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Real Estate Partnership Loses Huge Charitable Deduction

Serious missteps by a real estate partnership caused it to lose a huge charitable deduction claimed for donation of property to the University of Michigan. The facts in the Tax Court case, Reri Holdings I, LLC, Jeff Blau, Tax Matters Partner, v. Commissioner, speak for themselves. Read on.

Facts Show $30 Million Overvaluation

RERI Holdings I, LLC, paid $2.95 million in March 2002 to acquire a remainder interest in a property. Seventeen months later, in August 2003, RERI donated the remainder interest to the University of Michigan. On its 2003 partnership return, RERI claimed a $33,019,000 charitable deduction for the donation. On the required form for reporting noncash contributions attached to RERI’s tax return, the partnership left the space blank for “Donor’s cost or other adjusted basis.” Now keep in mind that the amount of the deduction claimed should reflect the fair market value of the remainder interest. So, RERI had a problem. Had the property’s value increased by $30 million in 17 months? The Court gave a resounding “no”, finding the fair market value in August 2003 was $3,462,886.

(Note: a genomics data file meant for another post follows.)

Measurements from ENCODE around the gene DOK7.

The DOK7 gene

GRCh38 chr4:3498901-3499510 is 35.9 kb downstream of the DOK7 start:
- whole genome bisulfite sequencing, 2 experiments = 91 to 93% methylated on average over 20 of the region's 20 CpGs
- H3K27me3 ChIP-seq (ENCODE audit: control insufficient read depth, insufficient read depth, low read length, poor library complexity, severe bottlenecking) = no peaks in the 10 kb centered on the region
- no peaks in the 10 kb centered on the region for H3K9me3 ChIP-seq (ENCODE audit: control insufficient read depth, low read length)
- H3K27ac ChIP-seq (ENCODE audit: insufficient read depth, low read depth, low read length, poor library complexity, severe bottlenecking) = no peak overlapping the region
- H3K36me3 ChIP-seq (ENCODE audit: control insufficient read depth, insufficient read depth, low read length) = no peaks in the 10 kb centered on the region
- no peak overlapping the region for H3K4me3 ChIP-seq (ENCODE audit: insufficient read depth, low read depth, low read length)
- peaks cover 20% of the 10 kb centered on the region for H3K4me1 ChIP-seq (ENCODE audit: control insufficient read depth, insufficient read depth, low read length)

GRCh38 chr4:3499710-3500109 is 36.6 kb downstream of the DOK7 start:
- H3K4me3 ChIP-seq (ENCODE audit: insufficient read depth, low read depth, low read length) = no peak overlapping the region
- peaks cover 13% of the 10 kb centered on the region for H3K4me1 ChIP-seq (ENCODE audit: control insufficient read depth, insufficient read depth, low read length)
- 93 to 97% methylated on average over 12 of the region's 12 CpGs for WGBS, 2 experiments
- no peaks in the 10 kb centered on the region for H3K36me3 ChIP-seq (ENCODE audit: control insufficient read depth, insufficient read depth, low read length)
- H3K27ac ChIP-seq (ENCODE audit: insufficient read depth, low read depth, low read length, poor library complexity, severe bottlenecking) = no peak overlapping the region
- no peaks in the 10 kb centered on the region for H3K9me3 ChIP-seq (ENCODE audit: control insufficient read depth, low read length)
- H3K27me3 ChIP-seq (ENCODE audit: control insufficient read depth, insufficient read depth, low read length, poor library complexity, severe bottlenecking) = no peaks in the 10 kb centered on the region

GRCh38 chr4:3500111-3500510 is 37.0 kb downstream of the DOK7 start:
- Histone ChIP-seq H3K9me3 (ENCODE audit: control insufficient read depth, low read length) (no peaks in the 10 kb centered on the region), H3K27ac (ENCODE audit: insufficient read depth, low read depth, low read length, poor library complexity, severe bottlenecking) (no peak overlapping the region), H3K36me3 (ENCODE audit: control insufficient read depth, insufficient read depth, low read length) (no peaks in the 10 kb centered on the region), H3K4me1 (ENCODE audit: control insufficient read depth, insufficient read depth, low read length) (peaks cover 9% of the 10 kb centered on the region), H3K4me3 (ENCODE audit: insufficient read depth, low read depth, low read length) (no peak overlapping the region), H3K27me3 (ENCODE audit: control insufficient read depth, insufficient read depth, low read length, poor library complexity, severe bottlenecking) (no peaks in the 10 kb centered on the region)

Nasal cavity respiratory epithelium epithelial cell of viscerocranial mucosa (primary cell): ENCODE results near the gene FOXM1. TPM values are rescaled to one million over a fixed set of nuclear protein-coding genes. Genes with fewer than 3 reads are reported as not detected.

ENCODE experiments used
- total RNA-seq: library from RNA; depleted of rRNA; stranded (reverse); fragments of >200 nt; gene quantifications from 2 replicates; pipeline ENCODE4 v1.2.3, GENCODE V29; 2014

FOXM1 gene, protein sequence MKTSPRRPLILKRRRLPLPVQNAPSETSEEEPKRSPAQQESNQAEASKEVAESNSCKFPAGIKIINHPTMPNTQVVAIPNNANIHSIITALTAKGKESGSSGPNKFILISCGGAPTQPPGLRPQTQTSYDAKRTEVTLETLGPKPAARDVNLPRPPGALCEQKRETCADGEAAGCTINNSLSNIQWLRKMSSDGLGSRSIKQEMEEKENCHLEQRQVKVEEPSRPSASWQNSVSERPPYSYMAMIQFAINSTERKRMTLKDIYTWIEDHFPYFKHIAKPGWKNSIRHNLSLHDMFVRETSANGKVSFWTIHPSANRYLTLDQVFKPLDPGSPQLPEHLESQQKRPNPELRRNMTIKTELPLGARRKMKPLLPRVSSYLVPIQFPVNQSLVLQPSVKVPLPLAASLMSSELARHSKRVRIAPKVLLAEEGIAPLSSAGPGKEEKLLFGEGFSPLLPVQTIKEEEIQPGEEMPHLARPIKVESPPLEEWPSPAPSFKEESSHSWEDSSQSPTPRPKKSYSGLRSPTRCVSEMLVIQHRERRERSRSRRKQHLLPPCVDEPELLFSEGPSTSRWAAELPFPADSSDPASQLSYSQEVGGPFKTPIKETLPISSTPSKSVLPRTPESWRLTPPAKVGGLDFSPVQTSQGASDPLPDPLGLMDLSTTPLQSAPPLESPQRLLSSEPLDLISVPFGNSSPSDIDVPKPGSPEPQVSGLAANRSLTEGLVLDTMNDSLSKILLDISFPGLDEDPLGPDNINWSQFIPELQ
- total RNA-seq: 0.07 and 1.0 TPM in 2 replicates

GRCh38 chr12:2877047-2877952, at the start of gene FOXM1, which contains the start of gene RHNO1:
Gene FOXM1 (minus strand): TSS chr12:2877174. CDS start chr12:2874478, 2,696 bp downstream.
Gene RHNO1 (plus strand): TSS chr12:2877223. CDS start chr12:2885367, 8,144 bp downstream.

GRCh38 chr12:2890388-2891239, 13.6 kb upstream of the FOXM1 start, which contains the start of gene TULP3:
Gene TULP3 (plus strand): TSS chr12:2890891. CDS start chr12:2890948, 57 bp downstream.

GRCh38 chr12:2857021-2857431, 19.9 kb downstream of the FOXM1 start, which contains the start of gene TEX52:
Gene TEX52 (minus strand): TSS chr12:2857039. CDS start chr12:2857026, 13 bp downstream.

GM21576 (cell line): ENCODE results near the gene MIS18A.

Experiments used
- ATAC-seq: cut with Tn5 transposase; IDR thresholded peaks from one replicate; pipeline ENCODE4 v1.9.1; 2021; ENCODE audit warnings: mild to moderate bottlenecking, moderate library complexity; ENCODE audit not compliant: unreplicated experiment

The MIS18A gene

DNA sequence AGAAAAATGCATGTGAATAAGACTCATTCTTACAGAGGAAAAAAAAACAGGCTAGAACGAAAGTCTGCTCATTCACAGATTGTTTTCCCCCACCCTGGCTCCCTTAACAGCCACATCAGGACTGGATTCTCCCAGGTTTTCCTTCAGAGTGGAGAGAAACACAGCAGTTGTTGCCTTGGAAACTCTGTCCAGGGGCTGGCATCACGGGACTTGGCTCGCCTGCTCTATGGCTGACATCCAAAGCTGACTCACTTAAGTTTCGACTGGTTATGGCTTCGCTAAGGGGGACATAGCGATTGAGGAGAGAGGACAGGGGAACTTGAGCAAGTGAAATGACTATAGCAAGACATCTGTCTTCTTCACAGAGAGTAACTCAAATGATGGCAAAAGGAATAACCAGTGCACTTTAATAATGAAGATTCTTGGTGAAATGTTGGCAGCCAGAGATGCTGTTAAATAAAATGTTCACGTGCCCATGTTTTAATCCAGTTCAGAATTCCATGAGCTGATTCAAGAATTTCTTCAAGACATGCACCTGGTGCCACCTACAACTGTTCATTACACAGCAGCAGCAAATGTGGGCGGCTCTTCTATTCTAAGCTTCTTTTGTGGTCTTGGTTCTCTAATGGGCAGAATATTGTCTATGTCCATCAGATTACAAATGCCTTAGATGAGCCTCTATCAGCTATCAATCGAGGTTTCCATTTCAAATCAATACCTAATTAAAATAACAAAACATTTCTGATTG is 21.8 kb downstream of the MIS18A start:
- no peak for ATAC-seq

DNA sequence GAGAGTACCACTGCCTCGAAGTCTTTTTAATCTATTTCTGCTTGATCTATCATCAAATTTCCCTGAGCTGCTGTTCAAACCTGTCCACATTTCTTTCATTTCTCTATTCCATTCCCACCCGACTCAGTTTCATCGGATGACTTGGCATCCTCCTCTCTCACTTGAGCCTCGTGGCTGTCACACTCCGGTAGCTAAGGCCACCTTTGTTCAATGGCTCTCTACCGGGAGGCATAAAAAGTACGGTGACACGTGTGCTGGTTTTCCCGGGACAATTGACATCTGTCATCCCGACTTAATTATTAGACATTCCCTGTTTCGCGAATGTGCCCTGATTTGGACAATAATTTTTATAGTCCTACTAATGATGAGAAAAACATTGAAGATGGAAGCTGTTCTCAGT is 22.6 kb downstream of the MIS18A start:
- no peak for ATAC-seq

Interestingly, the Tax Court decided the case on different grounds than valuation. It ruled that because RERI failed to include what it paid for the property on Form 8283, Noncash Charitable Contributions, the partnership did not comply with the strict substantiation requirements for donations of property. Not only was RERI unable to take a $33 million deduction, it could not take any deduction at all, even the $2.95 million it paid for the interest. The failure to correctly fill out the form killed the deduction before even reaching the issue of valuation.

RERI argued it had “substantially complied” with the substantiation rules, but the Court found that neglecting to provide the cost/adjusted basis was a serious omission. RERI had not provided sufficient information to allow the IRS to evaluate the reported contribution, so it was disallowed in full.

Partnership Gets Penalized

Although valuation was not the basis of the decision, the inflated value factored in to whether RERI’s deduction resulted in a “gross valuation misstatement.” The Court found that it did, triggering higher penalties for RERI of 40% of the understatement of tax. (The usual penalty is 20%.) A gross valuation misstatement exists if the value of any property claimed on a tax return is 200% higher than the correct amount. At the time of the RERI case, the rule for gross valuation misstatement was 400% higher than the correct amount. The $33 million valuation more than met this standard.